Stob na Broige, Glen Coe

Ston-na-Broige, Buachaille Etive Mor

Stob na Broige, one of the munros that make up Buachaille Etive Mor, the great shepherd of Etive, which guards the eastern end of Glen Coe. Stob na Broige is the the furthest peak on the ridge, photographed here near Stob Dearg, the other munro. The peak in the the centre is actually Stob na Doire. Available to buy at my Photobox Gallery.

About 13 years after I took this photo, this still brings back happy memories for me -I was recently asked to list one of my best days in the outdoors, and this one sprang to mind. Another one from the time before my kit matched my ambition, I feel lucky to have had just the right conditions for the film to work just right and come out with a lovely photo to remember a superb walk.I’m particularly proud of the perspective and sense of scale the image conveys, and the bluish hue of the distant hills (I’m always looking for a ‘blue remembered hills’ image, although this perhaps a bit more extreme than Houseman’s Shropshire).

The walk came at the end of my undergraduate years at Aberystwyth, when I was president of the University Walking Club, and had considerable say over where we went for our end of year ‘tour’. Only my third visit to the Highlands of Scotland, I’d decided we ought to try some of the iconic peaks, and combined a few nights’ stay in the Glen Coe area with a further stay in the southern Cairngorms a later on. Having ticked off the Pap of Glencoe as a warm up, and bagged The Ben shortly afterwards, The Buckle was next on the agenda. But by this stage, we’d already done a lot, so a good number decided on the smaller Beinn A’Chrulaiste. The result was lovely small group of just 5, compared to a normal group size of around 10, and all of us we about the same fitness level, which  meant very little ‘group management’. We started up the Coire na Tulaich (one day I’d like to go back a do the scramble/climb up the Curved Ridge, but we weren’t looking for that level of challenge on this day in history) with nothing but a few red deer grazing in the screes above us for company, and a great view back down the burn. The top end of the Coire is a bit of a loose scramble, but we were soon rewarded with breath-taking views from the top of the headwall. This photo was taken shortly afterwards, although my memory’s a little hazy as to whether it’s from the summit of Stob Dearg (the main peak) or somewhere nearby. After that, it was a nice easy ridge walk, ticking off the tops and munros, with plenty of 360° views and dozens of panoramic photos (yes, this was before you could just press a button and spin round with your camera/phone, so each one had to be set up just right and took about 12 snaps). With Rannoch Moor away to our left, Bidean nam Bean and Buachaille Etive Beag to our right, the Aonach Eagach, the whole Nevis/Mamores range behind us and Glen Etive ahead, it was heaven to be surrounded by mountains and places I had hitherto only read about. I think it was the combination that makes it so memorable -good company, great mountains and perfect conditions, with a small amount of challenge. Of course the long walk out to Stob na Broige itself did mean quite a long walk out through the Lairig Gartain, and a certain amount of dehydration (poor planning -the day was hotter, and the walk longer than perhaps expected!), but overall a stunning day, and well worth shooting a whole role of film (a few of the other images can be found on my Photobox Gallery, mostly in the highlands collection).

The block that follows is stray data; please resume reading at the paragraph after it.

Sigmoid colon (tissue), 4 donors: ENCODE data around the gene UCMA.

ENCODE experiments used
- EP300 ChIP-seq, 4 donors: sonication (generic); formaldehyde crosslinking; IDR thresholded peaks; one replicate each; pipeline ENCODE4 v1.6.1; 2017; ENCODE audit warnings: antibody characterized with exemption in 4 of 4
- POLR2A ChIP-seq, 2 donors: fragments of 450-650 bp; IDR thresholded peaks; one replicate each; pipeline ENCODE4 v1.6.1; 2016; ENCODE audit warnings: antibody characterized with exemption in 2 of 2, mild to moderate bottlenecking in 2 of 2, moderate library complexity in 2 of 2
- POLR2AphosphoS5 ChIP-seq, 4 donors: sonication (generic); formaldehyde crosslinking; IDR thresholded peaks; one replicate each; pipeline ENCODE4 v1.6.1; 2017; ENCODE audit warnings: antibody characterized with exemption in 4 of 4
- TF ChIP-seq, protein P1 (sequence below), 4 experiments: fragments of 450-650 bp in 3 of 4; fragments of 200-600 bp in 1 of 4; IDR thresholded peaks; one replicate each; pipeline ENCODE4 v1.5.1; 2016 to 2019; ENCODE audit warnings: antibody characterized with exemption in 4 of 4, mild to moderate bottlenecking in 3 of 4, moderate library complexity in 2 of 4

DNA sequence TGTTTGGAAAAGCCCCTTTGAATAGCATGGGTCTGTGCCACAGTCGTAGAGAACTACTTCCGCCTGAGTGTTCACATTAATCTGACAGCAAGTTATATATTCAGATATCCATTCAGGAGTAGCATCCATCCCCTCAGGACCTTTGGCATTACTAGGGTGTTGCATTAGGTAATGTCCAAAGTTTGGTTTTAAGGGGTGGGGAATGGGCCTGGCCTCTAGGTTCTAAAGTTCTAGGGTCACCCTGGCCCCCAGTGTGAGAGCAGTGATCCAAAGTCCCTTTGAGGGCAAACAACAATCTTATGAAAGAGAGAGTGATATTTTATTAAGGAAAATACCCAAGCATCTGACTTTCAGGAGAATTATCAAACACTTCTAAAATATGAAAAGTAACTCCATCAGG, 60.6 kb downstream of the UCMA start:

Click to order prints (opens a new window)

This one’s wide screen, so the the best prints will be long and thin: e.g. 12″x5″, or 20″x8″

All images © Stephen Tyrrell, Mountains, Wild Places and Water, 2014. All rights reserved.

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